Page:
initiated and performed the majority of human and animal testing
Recent publications have begun to focus on DIM, recognizing
it as more advantageous than I3C. DIM has been shown to be more
potent and active than I3C in experimental cervical cancer (3).
When inducing cell death (apoptosis) in cervical cancer cells,
Dr. Karen Auborn, a renown cancer research scientist, states
that "DIM is a more effective inducer of apoptosis than
I3C" (3). Other work showed that DIM had a strong anti-proliferative
effect in human endometrial cancer cells (4). Indolocarbazole
(ICZ), the dioxin-like and enzyme-inducing reaction product arising
from I3C, notably failed to control the growth of these endometrial
cancer cells (4).
Unwanted enzyme-inducing effects
from I3C have also been shown in recent animal studies (5). This
work clearly demonstrates that oral I3C can increase production
of dangerous estrogen metabolites at the same time it increases
the beneficial 2-hydroxy metabolites. In effect, this cancels
out benefits for estrogen metabolism. Consistent with this, I3C
has been shown to be ineffective in controlling the growth of
experimental breast cancer (6, 7), while DIM succeeds (8, 9).
Let us now turn to the scientific basis for the NIH's concerns
about I3C safety. This involves a discussion of unwanted activity
associated with some of the many I3C reaction products (other
than DIM) which arise during I3C use.
the Scientific Facts into Perspective
Both I3C and DIM have been studied since the 1970s in experimental
models of cancer prevention. The majority of subsequent studies
involved I3C, not because it was better, but because it was available
and plentiful. I3C, however, is a highly reactive "pro-nutrient"
which undergoes complicated reactions once in water or stomach
I3C itself has been shown to not leave the stomach or circulate
in the blood since it is so reactive (11). Instead, a mixture
of I3C byproducts leaves the stomach, some being absorbed, but
most remaining in the intestinal tract. These I3C byproducts
are not the wholesome, well-studied, cancer preventive substances
that some wish they were. In truth, I3C has a mixed reputation
-- preventing cancer in some experiments but promoting cancer
in others (12,13).
Briefly, the reaction products from I3C can be described as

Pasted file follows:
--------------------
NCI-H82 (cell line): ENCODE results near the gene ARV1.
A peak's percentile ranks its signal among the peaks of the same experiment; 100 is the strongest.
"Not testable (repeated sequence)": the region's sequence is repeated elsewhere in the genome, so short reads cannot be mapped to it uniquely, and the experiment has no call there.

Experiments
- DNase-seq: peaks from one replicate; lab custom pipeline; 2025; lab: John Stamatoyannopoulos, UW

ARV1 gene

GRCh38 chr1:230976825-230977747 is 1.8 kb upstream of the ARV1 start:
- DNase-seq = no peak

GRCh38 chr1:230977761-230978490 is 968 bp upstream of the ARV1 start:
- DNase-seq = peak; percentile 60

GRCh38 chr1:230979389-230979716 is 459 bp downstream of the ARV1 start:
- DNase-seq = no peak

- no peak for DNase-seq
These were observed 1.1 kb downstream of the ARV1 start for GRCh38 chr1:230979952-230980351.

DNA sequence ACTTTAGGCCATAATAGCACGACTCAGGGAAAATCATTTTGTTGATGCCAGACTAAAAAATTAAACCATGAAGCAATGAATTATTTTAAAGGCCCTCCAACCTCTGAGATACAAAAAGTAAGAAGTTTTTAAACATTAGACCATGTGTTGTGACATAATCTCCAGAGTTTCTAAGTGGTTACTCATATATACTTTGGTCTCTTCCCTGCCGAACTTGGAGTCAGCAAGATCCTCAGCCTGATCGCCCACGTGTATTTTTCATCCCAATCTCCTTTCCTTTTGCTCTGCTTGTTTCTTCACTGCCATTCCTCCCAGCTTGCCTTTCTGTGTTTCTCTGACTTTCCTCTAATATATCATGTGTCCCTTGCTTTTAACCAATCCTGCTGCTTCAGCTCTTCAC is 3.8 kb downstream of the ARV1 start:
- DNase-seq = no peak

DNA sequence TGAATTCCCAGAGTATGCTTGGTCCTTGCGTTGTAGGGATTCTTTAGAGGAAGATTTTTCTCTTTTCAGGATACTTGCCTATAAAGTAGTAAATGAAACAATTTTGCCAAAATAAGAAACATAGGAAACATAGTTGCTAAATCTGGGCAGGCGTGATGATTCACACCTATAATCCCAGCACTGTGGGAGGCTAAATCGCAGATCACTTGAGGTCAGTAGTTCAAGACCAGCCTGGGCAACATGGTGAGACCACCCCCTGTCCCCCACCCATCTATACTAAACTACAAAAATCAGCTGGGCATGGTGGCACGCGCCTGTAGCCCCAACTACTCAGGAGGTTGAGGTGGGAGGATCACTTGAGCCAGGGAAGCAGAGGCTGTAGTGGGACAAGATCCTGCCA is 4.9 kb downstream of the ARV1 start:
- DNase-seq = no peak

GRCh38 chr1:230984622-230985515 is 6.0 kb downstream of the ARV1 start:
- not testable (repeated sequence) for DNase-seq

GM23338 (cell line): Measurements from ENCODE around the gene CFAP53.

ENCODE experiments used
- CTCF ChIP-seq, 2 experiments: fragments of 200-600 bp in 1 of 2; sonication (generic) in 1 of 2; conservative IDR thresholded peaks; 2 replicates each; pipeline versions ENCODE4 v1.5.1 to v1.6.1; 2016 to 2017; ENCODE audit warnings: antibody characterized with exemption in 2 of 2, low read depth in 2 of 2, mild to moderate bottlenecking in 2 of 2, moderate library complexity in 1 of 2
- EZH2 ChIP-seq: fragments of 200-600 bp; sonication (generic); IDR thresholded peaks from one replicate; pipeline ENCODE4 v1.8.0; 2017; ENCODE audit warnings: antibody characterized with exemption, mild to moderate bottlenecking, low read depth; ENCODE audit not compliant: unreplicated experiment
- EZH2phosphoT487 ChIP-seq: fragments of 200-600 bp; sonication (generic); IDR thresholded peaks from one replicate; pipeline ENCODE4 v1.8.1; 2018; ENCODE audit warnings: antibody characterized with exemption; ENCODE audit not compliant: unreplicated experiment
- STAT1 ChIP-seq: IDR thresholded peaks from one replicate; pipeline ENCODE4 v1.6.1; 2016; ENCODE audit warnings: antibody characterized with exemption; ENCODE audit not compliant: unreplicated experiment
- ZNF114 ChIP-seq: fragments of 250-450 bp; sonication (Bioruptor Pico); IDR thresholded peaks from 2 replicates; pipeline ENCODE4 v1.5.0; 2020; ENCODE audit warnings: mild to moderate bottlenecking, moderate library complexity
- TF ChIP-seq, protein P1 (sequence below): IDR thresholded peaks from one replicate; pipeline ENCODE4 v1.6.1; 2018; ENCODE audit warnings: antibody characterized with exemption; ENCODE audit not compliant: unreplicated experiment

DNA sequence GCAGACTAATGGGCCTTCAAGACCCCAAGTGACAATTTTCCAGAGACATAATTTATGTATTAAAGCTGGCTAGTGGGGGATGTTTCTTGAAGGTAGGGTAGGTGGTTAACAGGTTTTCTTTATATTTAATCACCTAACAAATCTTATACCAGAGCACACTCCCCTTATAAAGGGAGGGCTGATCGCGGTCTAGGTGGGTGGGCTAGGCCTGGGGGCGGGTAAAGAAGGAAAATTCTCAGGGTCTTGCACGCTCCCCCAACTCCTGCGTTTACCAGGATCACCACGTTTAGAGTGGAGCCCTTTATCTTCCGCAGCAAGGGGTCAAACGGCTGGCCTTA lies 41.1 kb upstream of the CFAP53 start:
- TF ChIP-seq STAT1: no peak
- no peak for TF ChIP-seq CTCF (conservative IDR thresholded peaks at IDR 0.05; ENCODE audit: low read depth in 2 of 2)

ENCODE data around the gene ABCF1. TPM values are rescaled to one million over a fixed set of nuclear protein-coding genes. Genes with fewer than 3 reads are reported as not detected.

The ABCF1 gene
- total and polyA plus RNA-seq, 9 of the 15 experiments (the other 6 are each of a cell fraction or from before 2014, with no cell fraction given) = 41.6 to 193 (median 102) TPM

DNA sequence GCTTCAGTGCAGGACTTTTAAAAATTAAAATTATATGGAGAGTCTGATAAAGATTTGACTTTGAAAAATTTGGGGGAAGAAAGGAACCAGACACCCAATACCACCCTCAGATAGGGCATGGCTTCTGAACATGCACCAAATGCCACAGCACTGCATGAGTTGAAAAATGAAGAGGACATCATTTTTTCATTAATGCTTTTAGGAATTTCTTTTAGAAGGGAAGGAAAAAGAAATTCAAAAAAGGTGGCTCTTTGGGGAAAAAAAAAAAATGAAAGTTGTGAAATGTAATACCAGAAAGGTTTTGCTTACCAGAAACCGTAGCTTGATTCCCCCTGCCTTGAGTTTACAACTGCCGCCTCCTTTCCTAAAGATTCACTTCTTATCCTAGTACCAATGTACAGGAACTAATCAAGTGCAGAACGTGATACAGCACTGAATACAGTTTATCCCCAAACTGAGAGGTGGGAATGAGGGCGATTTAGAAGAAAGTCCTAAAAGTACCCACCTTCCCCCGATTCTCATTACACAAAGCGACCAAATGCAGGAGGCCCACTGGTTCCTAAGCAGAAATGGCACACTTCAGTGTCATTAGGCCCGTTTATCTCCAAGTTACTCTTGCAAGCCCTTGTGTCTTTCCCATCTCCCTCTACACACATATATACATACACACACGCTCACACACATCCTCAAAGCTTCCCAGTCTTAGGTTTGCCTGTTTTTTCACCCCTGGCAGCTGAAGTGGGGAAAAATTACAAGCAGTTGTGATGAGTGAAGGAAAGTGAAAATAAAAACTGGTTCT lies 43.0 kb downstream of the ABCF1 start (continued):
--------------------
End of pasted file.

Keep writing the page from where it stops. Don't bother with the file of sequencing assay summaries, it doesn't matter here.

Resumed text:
Indolocarbazole (ICZ) - ICZ resembles dioxin
in structure and function (14). Also, like dioxin, ICZ is a powerful
inhibitor of estrogen action. Though toxic in many other ways,
dioxin has been shown to prevent and treat breast cancer in animals.
ICZ is being explored as a possibly less toxic form of dioxin
to treat breast cancer. But like dioxin, ICZ does not block the
dioxin receptor. It activates it as aggressively as dioxin does
Though a down-regulator of the estrogen receptor system, ICZ
is itself estrogenic and is responsible for promoting enzymes
which produce 4-hydroxy estrogen, a metabolite associated with
uterine tumors (16) Though more quickly metabolized, ICZ shares
many of dioxin's toxicities. Like dioxin, ICZ has been shown
to be damaging to the thymus gland and immune system (17), and
to damage DNA (18).
Importantly, the reaction products arising from I3C have been
shown to negatively impact the immune system, resulting in lower
natural killer cell activity in animals (19). Like dioxin, I3C
and its reaction products have also been associated with reproductive
toxicity in animals (20, 25). Unlike I3C, DIM cannot be converted
into ICZ in vivo.
Ascorbigen (ASG) - ASG is the most plentifully
produced reaction product from I3C, arising from the combination
of I3C with vitamin C. ASG occurs following consumption of cruciferous
vegetables which contain abundant viatamin C. ASG arises from
I3C supplements only when the I3C is taken along with other supplements
or foods rich in Vitamin C.
Once produced in the stomach, a portion of ASG is then converted
into ICZ in the lower intestine (21). This makes ASG a source
for much of the unwanted enzyme promotion attributed to ICZ.
This was demonstrated when ASG was fed as a pure compound to
animals and measurements of estrogen metabolism showed increased
production of unwanted 4-hydroxy estrogen (22).
4-hydroxy estrogen is a carcinogenic estrogen metabolite,
increased after activation of the dioxin receptor. While some